Friday, September 21, 2012

What do YOU think makes a STM trip a good one?

Last week I wrote about how to evaluate your STM trip. I proposed we should determine success based on the process of our STM trip rather than the end product. I promised I would suggest what makes a good process this week, so here it is.

A STM trip done well exhibits seven main traits. Several years ago, mission leaders wiser than myself came up with the Standards of Excellence in Short-term Missions (SOE). How does your trip measure up with these standards? Don’t just go with your gut, find a way to evaluate it. The STM Trip Assessment Tool and Free Supplement is a good way to do that.

Here are some thoughts that I have had when it comes to changing the way I view a mission trip:

  1. How was the trip’s leadership? Did we have our own agenda? Did we truly partner with our hosts? Were we serving our needs, or express a desire to serve them. This is far different from evaluating the relevancy or the success of what we did. 
  2. How was the group? Were they properly trained and prepared, not just physically but spiritually, emotionally, and culturally? A sign of this would be how the group reacts to adversity. Was there complaining or adapting? If your group was looking for God at work instead of hung up on what was going wrong, you probably did a good job. 
  3.  Did you follow-through with your participants? Not everyone will become a missionary, but everyone can become more like Christ. It’s not your responsibility to make a person change, but it is your responsibility to invite them into change. If you’re not sure how to practically do that, check out The Next Mile curriculum for help with follow-through. Make sure you see the free e-zine and mentor guides.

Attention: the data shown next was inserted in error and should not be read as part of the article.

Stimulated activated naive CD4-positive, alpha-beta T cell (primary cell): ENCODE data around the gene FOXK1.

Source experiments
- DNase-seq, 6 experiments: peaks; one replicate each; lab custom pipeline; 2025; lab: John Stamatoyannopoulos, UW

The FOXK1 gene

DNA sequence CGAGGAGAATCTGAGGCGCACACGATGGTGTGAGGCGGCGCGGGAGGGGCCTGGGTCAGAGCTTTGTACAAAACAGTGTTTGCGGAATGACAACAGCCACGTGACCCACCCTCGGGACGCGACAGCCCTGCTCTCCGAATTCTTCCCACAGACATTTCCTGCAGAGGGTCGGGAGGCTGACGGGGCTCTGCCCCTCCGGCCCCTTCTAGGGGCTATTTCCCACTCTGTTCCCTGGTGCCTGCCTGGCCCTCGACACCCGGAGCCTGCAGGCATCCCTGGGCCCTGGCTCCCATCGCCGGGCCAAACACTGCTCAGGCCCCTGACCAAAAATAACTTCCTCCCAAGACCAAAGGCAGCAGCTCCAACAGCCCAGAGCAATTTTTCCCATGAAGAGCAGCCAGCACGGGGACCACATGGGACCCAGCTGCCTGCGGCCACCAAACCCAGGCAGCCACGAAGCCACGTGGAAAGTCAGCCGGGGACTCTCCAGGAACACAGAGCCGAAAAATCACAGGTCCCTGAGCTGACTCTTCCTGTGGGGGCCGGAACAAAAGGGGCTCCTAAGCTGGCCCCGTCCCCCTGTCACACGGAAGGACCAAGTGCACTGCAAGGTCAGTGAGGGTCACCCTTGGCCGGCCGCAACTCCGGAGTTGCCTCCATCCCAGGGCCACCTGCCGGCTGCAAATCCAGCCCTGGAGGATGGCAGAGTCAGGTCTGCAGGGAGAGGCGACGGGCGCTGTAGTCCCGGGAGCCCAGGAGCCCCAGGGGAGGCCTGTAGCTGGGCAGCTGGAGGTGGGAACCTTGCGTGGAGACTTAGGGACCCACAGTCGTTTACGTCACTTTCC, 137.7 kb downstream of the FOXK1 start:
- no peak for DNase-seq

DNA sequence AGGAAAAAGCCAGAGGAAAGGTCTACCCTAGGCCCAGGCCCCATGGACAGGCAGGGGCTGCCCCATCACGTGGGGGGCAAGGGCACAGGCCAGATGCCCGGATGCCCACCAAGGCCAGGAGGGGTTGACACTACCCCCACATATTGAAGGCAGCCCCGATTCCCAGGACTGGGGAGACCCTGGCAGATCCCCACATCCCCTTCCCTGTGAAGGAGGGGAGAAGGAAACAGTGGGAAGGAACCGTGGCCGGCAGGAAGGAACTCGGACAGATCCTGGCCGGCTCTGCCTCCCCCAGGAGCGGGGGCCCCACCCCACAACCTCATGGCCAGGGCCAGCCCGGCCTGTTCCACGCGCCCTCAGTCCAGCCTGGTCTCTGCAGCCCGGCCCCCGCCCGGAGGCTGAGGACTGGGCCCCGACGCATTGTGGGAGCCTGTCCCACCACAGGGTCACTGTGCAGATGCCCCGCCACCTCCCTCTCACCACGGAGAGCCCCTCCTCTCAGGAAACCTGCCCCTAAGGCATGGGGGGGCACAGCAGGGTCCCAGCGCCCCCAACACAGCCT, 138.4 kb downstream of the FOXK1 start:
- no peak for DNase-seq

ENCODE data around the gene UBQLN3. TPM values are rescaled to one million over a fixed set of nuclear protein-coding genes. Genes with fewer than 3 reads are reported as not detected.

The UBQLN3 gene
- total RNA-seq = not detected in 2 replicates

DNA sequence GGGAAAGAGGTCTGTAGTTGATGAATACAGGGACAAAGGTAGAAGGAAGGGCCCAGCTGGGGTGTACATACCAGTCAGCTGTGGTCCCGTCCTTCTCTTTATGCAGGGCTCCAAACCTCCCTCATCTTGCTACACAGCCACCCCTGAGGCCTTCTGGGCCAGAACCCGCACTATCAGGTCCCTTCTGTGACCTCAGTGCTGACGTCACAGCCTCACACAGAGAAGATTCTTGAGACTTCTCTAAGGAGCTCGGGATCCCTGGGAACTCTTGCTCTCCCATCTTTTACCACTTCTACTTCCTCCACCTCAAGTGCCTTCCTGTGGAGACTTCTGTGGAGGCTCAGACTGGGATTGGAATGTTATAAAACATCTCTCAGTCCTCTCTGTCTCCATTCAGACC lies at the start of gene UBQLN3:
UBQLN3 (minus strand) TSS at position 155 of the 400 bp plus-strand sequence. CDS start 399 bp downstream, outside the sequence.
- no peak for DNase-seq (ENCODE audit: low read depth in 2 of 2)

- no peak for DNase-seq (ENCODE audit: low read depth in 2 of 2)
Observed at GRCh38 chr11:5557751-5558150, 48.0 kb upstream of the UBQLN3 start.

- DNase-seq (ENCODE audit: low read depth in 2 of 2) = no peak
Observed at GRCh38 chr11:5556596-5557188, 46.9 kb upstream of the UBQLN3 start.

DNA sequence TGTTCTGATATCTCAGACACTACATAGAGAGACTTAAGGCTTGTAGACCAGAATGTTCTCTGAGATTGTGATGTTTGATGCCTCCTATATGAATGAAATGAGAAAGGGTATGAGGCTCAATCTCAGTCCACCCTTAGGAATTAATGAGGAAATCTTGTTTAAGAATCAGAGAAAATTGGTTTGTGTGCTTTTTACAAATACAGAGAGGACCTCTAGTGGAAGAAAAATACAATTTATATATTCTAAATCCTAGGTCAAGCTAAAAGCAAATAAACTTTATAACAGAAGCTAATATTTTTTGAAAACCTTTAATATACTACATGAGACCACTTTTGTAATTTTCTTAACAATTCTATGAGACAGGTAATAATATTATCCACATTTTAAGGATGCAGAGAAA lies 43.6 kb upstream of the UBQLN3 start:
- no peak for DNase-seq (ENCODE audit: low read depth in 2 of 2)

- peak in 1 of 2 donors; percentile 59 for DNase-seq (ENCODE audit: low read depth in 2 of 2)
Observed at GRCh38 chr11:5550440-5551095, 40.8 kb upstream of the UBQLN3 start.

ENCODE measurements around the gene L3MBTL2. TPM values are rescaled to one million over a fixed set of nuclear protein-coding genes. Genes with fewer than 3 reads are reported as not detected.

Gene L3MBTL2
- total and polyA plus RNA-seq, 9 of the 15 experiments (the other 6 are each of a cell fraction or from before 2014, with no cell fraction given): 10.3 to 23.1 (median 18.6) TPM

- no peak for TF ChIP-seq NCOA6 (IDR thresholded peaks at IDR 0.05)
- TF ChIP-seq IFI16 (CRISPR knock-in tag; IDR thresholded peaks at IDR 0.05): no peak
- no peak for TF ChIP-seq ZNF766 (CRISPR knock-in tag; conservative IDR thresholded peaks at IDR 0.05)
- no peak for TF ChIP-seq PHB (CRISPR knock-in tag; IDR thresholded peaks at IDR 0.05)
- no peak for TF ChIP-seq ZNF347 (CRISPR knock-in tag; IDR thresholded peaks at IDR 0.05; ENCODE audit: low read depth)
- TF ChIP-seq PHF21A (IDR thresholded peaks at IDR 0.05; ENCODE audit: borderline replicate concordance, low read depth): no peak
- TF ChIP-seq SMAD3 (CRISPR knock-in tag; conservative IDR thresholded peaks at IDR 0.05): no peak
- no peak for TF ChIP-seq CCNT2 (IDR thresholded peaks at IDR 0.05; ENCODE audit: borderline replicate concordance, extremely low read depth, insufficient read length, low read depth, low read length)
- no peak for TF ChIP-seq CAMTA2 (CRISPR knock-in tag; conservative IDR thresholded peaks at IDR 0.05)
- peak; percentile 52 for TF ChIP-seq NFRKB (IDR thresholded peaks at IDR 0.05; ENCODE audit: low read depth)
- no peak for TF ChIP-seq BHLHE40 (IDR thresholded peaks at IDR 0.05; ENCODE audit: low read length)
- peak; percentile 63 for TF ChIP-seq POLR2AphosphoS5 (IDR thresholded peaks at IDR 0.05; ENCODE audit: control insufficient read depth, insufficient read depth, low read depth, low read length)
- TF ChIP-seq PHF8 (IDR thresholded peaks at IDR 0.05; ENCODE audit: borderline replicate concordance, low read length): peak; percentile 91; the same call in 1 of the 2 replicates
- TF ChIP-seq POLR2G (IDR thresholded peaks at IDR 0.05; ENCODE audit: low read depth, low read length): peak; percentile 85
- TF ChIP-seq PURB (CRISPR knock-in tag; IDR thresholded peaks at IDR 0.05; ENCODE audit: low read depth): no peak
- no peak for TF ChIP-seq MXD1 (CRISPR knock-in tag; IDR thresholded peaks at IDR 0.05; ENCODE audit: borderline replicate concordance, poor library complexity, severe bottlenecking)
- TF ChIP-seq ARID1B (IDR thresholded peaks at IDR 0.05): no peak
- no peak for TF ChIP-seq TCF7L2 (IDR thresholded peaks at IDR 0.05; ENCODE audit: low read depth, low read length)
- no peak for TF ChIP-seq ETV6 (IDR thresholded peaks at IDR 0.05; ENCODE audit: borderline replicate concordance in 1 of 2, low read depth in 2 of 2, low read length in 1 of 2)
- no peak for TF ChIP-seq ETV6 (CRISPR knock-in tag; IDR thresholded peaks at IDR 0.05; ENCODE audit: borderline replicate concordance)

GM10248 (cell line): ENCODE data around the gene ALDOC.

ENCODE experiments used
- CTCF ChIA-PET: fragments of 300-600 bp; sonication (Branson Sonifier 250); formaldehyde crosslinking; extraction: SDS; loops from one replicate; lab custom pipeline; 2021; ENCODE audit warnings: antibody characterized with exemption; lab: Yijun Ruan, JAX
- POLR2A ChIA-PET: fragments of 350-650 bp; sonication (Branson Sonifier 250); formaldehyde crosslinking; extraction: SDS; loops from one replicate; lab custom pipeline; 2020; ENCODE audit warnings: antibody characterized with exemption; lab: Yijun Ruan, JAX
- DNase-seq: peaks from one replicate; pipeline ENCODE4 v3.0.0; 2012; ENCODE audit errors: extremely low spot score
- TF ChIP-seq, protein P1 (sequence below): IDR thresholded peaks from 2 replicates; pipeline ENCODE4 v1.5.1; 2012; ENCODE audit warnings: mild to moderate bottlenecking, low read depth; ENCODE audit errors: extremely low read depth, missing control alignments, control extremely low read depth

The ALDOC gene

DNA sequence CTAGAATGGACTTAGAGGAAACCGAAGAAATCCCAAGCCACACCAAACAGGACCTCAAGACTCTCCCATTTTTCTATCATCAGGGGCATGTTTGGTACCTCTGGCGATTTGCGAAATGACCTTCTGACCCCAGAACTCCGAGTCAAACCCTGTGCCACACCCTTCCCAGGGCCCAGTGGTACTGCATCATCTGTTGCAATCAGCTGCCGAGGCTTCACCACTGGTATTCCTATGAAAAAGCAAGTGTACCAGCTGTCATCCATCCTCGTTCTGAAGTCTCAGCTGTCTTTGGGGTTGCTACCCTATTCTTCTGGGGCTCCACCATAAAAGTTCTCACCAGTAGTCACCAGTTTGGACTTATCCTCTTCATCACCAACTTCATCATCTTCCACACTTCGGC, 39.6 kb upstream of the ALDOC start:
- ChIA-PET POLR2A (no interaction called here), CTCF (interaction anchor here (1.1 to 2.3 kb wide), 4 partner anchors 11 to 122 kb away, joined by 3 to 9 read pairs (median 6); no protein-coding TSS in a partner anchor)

4. Think percentages not numbers. This is how I determine a successful day and a successful trip: What percentage of the time was I faithfully following Jesus? This means I did what he wanted, the way he wanted me to, when he wanted me to. Did I make excuses to avoid doing what God asked me to so that I wouldn’t have to leave my comfort zone, or did I step out in fear and faith and follow Him?

I admit, this way of evaluating an STM trip is a bit subjective. So how do you know if you should send a team back? Here are some questions to guide you:

  1. What is your philosophy? For example, are you looking for a long-term partner or trying to visit all your supported missionaries? 
  2.  Were your hosts’ desires accomplished? If you were beneficial, then a door is open for you to return. If everything was accomplished, then there might not be a need to return. 
  3.  Were your godly desires fulfilled? If this just wasn’t a good match, then don’t force it. 
  4.  Is there room for growth? Can your role with the field grow over time? Can your partnership grow and become deeper?

 I hope these ideas help you determine whether or not your last trip, or even your current trip is a success.

What do you think? What would you add? Post your thoughts in the comments below.

Questions for the author? You can contact Tory at 520-404-0841 or

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